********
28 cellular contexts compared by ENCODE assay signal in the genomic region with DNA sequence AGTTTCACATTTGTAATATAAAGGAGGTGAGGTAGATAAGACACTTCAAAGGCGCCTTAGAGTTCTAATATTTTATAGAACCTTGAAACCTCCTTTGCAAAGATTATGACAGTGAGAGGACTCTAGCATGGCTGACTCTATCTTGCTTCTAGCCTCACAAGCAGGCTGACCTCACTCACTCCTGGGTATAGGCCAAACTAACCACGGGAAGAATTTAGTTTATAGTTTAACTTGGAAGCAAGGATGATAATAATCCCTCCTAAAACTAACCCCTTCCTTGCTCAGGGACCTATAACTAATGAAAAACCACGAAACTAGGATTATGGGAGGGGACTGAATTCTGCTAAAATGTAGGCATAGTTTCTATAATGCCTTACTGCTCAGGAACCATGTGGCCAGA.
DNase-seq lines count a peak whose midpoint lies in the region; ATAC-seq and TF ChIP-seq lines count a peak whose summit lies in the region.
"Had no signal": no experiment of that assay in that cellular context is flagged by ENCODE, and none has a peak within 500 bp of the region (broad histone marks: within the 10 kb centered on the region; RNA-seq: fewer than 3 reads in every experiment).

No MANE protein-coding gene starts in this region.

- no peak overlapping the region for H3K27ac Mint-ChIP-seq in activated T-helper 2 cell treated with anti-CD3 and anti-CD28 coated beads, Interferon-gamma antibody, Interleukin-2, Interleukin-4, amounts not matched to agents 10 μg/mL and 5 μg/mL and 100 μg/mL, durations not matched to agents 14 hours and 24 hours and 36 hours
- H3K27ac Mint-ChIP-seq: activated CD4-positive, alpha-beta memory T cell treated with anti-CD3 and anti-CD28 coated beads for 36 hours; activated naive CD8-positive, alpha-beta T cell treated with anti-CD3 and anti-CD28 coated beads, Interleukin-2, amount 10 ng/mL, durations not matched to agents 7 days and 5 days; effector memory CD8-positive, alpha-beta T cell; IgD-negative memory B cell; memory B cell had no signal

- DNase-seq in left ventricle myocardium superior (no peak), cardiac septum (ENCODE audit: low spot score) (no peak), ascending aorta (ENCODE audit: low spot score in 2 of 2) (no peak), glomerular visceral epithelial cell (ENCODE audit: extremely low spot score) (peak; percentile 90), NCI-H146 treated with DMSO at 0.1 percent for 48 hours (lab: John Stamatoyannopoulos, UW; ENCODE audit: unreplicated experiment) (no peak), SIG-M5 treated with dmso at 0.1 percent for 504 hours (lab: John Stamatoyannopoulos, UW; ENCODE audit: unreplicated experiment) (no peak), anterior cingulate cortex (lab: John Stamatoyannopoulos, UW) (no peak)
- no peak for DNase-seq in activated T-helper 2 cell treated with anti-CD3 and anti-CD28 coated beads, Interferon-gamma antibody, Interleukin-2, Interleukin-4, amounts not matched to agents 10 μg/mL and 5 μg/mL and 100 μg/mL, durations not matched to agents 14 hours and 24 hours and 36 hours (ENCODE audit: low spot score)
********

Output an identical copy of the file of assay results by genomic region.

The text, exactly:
28 cellular contexts compared by ENCODE assay signal in the genomic region with DNA sequence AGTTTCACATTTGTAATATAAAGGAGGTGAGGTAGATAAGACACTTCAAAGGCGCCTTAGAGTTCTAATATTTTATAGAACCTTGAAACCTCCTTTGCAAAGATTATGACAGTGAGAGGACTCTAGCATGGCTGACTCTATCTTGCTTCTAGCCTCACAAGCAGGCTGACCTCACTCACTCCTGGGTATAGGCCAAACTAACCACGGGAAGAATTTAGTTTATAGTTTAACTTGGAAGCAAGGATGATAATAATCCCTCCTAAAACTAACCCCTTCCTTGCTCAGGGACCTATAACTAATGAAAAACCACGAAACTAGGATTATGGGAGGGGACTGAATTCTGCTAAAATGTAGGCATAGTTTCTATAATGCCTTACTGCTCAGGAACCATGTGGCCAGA.
DNase-seq lines count a peak whose midpoint lies in the region; ATAC-seq and TF ChIP-seq lines count a peak whose summit lies in the region.
"Had no signal": no experiment of that assay in that cellular context is flagged by ENCODE, and none has a peak within 500 bp of the region (broad histone marks: within the 10 kb centered on the region; RNA-seq: fewer than 3 reads in every experiment).

No MANE protein-coding gene starts in this region.

- no peak overlapping the region for H3K27ac Mint-ChIP-seq in activated T-helper 2 cell treated with anti-CD3 and anti-CD28 coated beads, Interferon-gamma antibody, Interleukin-2, Interleukin-4, amounts not matched to agents 10 μg/mL and 5 μg/mL and 100 μg/mL, durations not matched to agents 14 hours and 24 hours and 36 hours
- H3K27ac Mint-ChIP-seq: activated CD4-positive, alpha-beta memory T cell treated with anti-CD3 and anti-CD28 coated beads for 36 hours; activated naive CD8-positive, alpha-beta T cell treated with anti-CD3 and anti-CD28 coated beads, Interleukin-2, amount 10 ng/mL, durations not matched to agents 7 days and 5 days; effector memory CD8-positive, alpha-beta T cell; IgD-negative memory B cell; memory B cell had no signal

- DNase-seq in left ventricle myocardium superior (no peak), cardiac septum (ENCODE audit: low spot score) (no peak), ascending aorta (ENCODE audit: low spot score in 2 of 2) (no peak), glomerular visceral epithelial cell (ENCODE audit: extremely low spot score) (peak; percentile 90), NCI-H146 treated with DMSO at 0.1 percent for 48 hours (lab: John Stamatoyannopoulos, UW; ENCODE audit: unreplicated experiment) (no peak), SIG-M5 treated with dmso at 0.1 percent for 504 hours (lab: John Stamatoyannopoulos, UW; ENCODE audit: unreplicated experiment) (no peak), anterior cingulate cortex (lab: John Stamatoyannopoulos, UW) (no peak)
- no peak for DNase-seq in activated T-helper 2 cell treated with anti-CD3 and anti-CD28 coated beads, Interferon-gamma antibody, Interleukin-2, Interleukin-4, amounts not matched to agents 10 μg/mL and 5 μg/mL and 100 μg/mL, durations not matched to agents 14 hours and 24 hours and 36 hours (ENCODE audit: low spot score)